People on Social Media Are Standing in Solidarity Behind Grusch
Meanwhile, many people on social media are standing in solidarity behind Grusch by sharing “I stand with David Grusch” photos that showcase a teal ribbon, which is used for PSTD awareness.
The original “I Stand with Grusch’ photo appears to have been created by The UFO Rabbit Hole Podcast, who tweeted that people were free to steal the image and use it on their own timelines.
West Decker replied to UFO Rabbit Hole’s tweet, writing: “Thank you for creating this for people to show their support! @WhiteHouse @DoD_AARO @DeptofDefense @ODNIgov we support David Grusch and all of our veterans with PTSD. Maybe you should too?”
Alien Love replied, “Look at it this way. If the only way there’s going to be news coverage on the subject is if it’s cast in a negative light, then, so be it. People can and will read between the lines.”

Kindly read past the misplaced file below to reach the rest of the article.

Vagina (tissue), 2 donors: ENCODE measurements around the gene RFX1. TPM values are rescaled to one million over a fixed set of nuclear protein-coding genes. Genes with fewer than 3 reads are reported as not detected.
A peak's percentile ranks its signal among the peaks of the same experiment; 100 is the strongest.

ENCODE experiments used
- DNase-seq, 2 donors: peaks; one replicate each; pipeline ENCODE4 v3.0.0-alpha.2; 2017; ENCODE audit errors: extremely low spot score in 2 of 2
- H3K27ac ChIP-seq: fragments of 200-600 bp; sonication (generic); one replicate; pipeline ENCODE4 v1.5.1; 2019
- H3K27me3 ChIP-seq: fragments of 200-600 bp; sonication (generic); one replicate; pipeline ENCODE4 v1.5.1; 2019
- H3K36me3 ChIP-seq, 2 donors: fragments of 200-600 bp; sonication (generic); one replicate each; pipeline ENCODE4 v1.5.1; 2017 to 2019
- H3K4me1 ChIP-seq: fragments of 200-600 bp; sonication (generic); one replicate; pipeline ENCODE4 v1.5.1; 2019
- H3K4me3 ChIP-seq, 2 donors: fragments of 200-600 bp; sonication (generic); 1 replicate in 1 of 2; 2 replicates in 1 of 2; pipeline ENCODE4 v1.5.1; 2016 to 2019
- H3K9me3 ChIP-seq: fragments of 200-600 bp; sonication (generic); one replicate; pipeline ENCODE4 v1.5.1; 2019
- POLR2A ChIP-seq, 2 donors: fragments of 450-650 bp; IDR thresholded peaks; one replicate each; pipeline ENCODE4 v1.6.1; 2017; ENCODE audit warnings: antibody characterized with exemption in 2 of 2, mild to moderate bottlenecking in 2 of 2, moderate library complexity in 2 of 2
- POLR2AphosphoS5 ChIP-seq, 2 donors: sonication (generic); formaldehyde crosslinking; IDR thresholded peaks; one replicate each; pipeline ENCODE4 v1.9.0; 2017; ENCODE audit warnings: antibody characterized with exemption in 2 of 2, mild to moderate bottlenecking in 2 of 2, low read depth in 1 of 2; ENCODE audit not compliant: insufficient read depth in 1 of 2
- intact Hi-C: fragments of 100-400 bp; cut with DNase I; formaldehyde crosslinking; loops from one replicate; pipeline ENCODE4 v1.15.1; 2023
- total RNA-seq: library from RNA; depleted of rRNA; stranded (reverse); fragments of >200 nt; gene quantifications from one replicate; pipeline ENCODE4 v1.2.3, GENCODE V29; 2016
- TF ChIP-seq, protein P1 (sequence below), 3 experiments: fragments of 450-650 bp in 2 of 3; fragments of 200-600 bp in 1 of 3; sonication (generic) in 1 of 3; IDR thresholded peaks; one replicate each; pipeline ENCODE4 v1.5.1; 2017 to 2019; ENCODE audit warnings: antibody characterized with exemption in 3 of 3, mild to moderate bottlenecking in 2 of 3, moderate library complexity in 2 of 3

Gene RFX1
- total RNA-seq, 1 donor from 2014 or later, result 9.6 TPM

Ed Parnell wrote, “How dare they say the man is a patriot one minute and then try and destroy his credibility the next. Cheap and tacky. What he said stands, regardless. Who doesn’t have issues or incidents in their past? And how exactly does that lessen what they have to say? Shameful.”
Another account tweeted photos of Grusch with a similar message.
I STAND WITH DAVID GRUSCH
— mind of MOTTRAM (@MindofMottram) August 9, 2023
Adam Goldsack wrote, “I stand with David Grusch and all veterans who have served.”
— Adam Goldsack (@AdamGoldsack) August 9, 2023
The Intercept Story Quoted People Who Disagreed with the House Hearing & UAP Theories, Without Balancing Quotes From Those Who See the Allegations as Credible
The Intercept story could be read as an attempt to discredit the UAP allegations, although the story did not come out and say this was the intention. It only quoted people who disagreed with Grusch and the House hearings, rather than also including quotes from people with other opinions to provide more balance.
Steven Aftergood, director of the Federation of American Scientists’ Project on Government Secrecy, was quoted as saying: “The recent UFO hearing is an embarrassment to everyone involved. It’s a symptom of the broader degradation of congressional discourse.”